In JoVE (1)

Other Publications (2)

Articles by Megan C. Leftwich in JoVE

Other articles by Megan C. Leftwich on PubMed

Wake Structures Behind a Swimming Robotic Lamprey with a Passively Flexible Tail

The Journal of Experimental Biology. Feb, 2012  |  Pubmed ID: 22246250

A robotic lamprey, based on the silver lamprey, Ichthyomyzon unicuspis, was used to investigate the influence of passive tail flexibility on the wake structure and thrust production during anguilliform swimming. A programmable microcomputer actuated 11 servomotors that produce a traveling wave along the length of the lamprey body. The waveform was based on kinematic studies of living lamprey, and the shape of the tail was taken from a computer tomography scan of the silver lamprey. The tail was constructed of flexible PVC gel, and nylon inserts were used to change its degree of flexibility. Particle image velocimetry measurements using three different levels of passive flexibility show that the large-scale structure of the wake is dominated by the formation of two pairs of vortices per shedding cycle, as seen in the case of a tail that flexed actively according to a pre-defined kinematic pattern, and did not bend in response to fluid forces. When the tail is passively flexible, however, the large structures are composed of a number of smaller vortices, and the wake loses coherence as the degree of flexibility increases. Momentum balance calculations indicate that, at a given tailbeat frequency, increasing the tail flexibility yields less net force, but changing the cycle frequency to match the resonant frequency of the tail increases the force production.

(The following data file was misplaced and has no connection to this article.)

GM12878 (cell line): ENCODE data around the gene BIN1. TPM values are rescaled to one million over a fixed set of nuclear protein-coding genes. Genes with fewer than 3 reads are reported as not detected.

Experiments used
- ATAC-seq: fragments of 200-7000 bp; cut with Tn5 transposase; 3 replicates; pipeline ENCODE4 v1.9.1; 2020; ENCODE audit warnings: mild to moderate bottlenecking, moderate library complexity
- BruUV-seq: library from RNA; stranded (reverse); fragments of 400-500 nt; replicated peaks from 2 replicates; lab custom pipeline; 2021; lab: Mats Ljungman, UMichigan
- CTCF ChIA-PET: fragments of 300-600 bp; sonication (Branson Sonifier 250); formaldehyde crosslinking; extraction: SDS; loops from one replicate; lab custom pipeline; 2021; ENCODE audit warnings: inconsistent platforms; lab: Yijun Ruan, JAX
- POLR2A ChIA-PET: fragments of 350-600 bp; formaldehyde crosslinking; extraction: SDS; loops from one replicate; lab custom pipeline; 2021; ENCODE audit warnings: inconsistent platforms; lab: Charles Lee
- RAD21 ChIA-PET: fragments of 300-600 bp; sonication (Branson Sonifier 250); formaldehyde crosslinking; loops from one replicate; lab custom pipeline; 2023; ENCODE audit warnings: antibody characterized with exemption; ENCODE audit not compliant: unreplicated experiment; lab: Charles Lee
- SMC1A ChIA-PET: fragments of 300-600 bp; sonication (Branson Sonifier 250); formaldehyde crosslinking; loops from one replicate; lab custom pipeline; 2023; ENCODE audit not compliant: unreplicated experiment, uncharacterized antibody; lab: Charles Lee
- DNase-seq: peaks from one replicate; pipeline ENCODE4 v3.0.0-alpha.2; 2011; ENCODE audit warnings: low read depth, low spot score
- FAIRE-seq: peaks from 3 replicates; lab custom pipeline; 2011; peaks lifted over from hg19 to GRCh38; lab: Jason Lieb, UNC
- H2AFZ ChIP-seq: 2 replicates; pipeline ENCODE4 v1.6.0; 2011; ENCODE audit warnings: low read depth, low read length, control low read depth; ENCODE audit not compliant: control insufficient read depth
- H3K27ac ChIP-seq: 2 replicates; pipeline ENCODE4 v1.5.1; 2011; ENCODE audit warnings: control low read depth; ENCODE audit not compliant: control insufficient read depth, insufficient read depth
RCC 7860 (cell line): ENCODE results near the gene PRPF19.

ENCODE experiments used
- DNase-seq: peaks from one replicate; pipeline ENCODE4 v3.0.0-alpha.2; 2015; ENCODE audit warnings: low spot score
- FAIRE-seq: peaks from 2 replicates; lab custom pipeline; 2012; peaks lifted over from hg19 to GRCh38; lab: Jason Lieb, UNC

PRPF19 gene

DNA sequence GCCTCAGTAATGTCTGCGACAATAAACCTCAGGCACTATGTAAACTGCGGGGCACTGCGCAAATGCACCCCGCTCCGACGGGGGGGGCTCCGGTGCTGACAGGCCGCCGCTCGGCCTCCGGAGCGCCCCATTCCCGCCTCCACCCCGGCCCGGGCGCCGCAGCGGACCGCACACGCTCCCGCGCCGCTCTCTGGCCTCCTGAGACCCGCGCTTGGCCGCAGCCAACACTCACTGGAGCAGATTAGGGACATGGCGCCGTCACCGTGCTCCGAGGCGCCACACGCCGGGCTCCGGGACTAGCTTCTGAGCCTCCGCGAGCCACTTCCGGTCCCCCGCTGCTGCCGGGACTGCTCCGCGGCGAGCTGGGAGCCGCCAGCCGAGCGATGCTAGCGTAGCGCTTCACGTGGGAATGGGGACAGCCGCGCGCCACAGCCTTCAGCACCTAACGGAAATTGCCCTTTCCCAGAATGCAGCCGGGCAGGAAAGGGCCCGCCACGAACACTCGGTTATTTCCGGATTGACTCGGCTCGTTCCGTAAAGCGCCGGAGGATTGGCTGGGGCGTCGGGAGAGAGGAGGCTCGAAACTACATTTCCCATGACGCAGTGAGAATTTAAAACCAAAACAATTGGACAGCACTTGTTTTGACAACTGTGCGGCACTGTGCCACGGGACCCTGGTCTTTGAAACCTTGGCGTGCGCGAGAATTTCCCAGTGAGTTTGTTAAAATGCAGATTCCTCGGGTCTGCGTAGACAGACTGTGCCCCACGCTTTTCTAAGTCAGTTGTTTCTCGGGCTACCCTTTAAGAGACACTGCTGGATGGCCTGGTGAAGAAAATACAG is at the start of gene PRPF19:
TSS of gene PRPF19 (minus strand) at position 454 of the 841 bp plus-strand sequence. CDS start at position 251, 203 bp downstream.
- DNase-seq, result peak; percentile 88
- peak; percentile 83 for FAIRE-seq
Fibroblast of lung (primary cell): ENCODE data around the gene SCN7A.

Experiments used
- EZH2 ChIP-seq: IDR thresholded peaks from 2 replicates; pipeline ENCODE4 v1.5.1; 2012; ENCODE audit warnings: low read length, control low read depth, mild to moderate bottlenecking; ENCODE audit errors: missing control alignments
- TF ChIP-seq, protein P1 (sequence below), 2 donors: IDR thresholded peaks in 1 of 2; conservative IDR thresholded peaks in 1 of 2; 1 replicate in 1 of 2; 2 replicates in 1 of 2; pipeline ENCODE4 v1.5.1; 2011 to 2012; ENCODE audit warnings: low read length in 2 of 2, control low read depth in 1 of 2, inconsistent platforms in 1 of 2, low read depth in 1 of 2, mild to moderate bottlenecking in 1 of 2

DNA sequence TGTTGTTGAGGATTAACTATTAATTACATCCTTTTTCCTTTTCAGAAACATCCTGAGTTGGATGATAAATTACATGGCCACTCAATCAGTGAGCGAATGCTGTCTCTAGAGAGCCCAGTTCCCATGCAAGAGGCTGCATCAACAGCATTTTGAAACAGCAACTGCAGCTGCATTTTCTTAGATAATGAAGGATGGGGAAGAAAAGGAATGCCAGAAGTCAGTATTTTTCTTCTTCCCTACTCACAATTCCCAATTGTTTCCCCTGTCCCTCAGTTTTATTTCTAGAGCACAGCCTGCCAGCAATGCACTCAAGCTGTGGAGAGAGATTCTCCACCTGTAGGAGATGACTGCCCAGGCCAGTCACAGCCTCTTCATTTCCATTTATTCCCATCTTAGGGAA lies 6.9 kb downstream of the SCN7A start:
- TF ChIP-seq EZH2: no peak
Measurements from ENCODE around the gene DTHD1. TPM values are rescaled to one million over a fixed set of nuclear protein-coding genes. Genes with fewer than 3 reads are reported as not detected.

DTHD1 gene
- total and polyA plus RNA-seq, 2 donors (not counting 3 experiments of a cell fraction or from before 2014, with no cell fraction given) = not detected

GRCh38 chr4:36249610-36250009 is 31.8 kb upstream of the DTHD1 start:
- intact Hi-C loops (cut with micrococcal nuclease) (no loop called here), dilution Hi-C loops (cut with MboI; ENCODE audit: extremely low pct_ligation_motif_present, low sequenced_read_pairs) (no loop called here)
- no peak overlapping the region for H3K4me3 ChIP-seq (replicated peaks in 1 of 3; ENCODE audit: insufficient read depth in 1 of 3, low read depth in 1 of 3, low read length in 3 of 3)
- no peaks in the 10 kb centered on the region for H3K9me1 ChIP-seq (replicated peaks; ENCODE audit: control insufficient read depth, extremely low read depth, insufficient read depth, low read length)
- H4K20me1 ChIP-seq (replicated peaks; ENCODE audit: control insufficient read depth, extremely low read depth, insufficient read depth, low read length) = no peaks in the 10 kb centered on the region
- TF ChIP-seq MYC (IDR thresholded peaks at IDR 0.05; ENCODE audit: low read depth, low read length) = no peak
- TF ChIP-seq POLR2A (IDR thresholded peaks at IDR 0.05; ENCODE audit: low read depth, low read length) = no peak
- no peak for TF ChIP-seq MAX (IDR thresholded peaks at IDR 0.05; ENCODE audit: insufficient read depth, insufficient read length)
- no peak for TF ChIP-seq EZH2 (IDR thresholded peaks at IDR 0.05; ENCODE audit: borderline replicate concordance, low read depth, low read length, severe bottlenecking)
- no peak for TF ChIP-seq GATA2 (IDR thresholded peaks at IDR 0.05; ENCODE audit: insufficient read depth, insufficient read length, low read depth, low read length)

An Experimental Approach to a Simplified Model of Human Birth

Journal of Biomechanics. Jul, 2016  |  Pubmed ID: 26684434

This study presents a simplified experimental model of labor for the study of fetal lie and amniotic fluid properties. It mimics a ventouse (vacuum extraction) delivery to study the effect of amniotic fluid properties on force transfer to a passive fetus. The simplified vacuum delivery consists of a solid ovate spheroid being pulled from a passive, flexible spherical elastic shell filled with fluid. We compare the force necessary to remove the ovate fetus in fluids of varying properties. Additionally, the fetal lie-angular deviation from maternal/fetal spinal alignment-is changed by 5° intervals and the pullout force is measured. In both the concentric ovate experiments, the force to remove the fetus changes with the properties of the fluid occupying the space between the fetus and the uterus. Increasing the fluid viscosity by 35% decreases the maximum fetal removal force by up to 52.5%. Furthermore, while the force is dominated by the elastic force of the latex uterus, the properties of the amniotic fluid can significantly decrease the total removal force. This study demonstrates that the fluid components of a birth model can significantly alter the forces associated with fetus removal. This suggests that complete studies of human parturition should be designed to include both the material and fluid systems.

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